Armageddon's Walls (Hardback)
British Pill Boxes 1914-1918
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The British Army and her commonwealth Allies went to war in 1914 with little knowledge and experience of constructing permanent, shell proof protective structures. Some masonry fortifications, such as defensive blockhouses in South Africa, had been built but the Royal Engineers of the Army were more versed in simple temporary defences suitable for mobile warfare. Home defences were a limited number of forts around naval ports, and Martello Towers on the east coast. It was considered that the Navy was quite able to defend Britain's coasts.
The Germans, on the other hand, as with the other continental countries such as France, Belgium, Italy, Holland, Poland, Austria, etc. had been constantly renewing and updating border forts for several centuries. They had also maintained fortification and siege elements of their armies, who were experienced in designing and constructing strong shelters. Both German and French armies began the war with a degree of expertise in what was to become a static war with little movement. However, by 1918 the British were to surpass both enemy and her allies in the design and construction, with supply and logistics, of such shell proof cover for troops and defensive positions.
This book gives the history of development and innovation of concrete bunkers, pill boxes, blockhouses and general concrete constructions during the First World War. Many of these structures – some showing obvious signs of war damage - still exist in France and Belgium today.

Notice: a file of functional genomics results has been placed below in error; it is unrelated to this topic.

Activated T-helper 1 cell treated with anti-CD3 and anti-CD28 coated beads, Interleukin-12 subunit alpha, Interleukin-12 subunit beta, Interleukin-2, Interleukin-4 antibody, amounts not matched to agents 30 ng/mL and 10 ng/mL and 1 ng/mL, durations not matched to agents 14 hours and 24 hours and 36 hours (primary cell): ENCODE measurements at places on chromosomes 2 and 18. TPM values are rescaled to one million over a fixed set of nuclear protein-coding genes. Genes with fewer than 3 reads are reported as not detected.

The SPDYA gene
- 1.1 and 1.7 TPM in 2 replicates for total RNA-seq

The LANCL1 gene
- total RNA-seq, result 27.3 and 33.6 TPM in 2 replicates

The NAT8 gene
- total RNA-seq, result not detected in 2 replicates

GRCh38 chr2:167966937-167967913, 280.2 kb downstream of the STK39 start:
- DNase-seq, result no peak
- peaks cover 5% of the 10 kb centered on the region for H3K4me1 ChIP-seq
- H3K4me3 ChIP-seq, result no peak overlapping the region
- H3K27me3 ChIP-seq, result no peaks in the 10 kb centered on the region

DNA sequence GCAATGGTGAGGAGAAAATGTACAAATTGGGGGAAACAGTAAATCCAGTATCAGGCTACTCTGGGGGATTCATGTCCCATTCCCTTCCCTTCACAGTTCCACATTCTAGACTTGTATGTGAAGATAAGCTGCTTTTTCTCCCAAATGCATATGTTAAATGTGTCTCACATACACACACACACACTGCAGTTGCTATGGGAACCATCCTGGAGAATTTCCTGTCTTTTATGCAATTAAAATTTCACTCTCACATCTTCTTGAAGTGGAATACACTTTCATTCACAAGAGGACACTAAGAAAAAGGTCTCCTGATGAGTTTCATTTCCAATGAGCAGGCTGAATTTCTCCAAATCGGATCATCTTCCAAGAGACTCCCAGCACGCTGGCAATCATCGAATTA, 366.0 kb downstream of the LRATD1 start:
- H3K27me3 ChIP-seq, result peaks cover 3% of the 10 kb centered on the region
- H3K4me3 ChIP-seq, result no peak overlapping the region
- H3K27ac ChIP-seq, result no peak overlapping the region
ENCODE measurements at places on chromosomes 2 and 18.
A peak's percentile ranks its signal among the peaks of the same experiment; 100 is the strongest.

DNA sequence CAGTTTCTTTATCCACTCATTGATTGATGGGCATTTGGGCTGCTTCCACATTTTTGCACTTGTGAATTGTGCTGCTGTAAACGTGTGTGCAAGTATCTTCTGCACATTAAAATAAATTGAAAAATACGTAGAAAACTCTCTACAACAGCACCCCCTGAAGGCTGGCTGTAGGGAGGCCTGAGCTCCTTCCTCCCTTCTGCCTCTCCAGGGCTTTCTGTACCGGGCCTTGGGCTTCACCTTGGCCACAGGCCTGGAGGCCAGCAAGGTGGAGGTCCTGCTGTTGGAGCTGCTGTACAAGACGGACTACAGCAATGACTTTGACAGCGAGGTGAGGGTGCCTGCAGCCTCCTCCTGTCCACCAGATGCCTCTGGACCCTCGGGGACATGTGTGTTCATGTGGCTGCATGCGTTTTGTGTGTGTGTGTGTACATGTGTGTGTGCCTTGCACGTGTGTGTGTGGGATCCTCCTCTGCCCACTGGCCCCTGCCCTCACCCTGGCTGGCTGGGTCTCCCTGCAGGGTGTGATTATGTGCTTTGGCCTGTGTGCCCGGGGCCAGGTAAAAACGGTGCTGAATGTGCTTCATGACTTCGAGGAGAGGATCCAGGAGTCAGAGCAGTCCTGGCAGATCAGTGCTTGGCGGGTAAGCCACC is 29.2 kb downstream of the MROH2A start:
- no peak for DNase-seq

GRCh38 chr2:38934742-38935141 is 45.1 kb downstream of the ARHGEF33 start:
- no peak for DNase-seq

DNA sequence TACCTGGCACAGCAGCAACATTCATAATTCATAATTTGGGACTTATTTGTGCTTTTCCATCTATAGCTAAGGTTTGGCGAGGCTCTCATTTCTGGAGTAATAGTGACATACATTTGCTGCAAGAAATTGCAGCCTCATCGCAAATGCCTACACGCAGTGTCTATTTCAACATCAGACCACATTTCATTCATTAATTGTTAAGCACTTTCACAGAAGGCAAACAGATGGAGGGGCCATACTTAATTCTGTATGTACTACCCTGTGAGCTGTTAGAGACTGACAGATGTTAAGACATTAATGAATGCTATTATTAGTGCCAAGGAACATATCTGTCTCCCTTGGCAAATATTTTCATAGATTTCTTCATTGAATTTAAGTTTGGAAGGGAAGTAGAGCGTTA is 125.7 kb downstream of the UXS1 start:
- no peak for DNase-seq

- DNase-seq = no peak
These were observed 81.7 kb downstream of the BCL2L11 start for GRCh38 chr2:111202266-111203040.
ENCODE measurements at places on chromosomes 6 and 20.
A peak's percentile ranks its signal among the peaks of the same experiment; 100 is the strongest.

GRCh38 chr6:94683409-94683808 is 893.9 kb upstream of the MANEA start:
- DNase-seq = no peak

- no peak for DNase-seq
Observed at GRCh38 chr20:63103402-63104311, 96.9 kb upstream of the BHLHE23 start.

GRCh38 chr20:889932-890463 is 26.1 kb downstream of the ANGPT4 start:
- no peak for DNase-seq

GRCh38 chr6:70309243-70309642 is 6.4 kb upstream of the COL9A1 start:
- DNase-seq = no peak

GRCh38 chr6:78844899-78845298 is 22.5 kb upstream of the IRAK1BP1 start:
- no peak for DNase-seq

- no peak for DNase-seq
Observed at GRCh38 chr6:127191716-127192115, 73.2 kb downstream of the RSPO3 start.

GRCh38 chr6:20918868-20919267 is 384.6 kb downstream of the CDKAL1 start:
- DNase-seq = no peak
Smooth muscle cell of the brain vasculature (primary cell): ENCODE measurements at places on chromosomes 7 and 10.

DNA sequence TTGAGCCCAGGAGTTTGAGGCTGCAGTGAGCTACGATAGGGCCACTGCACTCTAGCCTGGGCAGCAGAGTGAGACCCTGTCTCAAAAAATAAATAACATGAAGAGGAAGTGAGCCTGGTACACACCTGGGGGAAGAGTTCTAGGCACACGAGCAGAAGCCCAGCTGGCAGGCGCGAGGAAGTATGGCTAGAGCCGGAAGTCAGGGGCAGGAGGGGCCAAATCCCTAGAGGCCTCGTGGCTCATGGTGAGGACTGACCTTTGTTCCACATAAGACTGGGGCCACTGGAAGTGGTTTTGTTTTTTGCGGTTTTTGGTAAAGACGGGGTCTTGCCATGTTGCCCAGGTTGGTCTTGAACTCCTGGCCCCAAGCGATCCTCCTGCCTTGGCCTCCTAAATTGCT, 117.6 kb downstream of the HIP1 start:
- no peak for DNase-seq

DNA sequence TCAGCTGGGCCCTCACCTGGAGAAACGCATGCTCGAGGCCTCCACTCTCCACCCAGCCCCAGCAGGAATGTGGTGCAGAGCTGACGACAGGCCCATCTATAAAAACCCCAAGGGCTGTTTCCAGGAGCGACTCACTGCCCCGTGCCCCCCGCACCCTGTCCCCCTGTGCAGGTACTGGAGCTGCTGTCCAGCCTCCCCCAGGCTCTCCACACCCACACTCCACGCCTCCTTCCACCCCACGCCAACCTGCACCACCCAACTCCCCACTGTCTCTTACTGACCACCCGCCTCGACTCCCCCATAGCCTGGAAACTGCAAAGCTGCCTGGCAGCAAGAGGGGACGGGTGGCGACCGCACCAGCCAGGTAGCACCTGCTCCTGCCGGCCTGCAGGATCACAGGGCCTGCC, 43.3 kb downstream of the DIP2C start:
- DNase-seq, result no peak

All the existing structures, with photograph (except for some which are impractical, because of dense vegetation,) are shown within. Many entries have contemporary maps showing how they fitted into a defensive system, whilst for others the location can be identified from the text. GPS coordinates are given for each entry, except for a few which are on private land and where privacy has been requested.
Overall, this book is a special testament, not only to the men who were encamped in these pill-boxes between 1914-18, but also to the meticulous, dedicated and passionate research which the author has put in. What an important legacy he has left for anyone who visits the battlefields, seeking to learn more about these important structural historical buildings.Jon Sandison
I discovered a lot from this one and would happily recommend it to anyone interested in wartime fortifications, particularly the Western Front and one to keep in the car with you if you plan to visit the areas it covers.Military Model Scene, Robin Buckland
Read the complete review here.
It would be hard to find a better qualified person to write this book than Peter Oldham. His forty year career as a concrete technologist means he has an unrivalled knowledge of the production of concrete structures. Allied to this is his special interest in the strategy and tactics of defensive methods in WWI. His research took him from the planning stages through [to] the theories of fixed and elastic systems to ordnance-proof structures. The outcome is a book which may be fairly described as seminal.Fortress Study Group
'Armageddon's Walls' should be on the shelves of all "concreteophiles". It is an excellent book.
This deserves to be in every battlefield tourer's backpack.Society of Friends of the National Army Museum
A well written and highly illustrated history of the British Pill Box.The Great War Magazine
The book is extremely well laid out, covering all the major sectors on the front from the Somme to Ypres. It is packed with photos, many in a then and now style format. The book is loaded with dozens of maps and original Royal Engineers drawings and sketches.War History Online
Mr Oldham clearly has huge knowledge on the subject and obviously delights in sharing it with the reader rather than patronising them or over complicating the subject matter. He clearly describes the different types and methods of building British pill boxes in WW1 and goes some way to dispel the myths about them too! The term pill box wasn’t used until 1917 and very few actually had firing apertures!
If you’re hungry for a new read this book is well worth the look.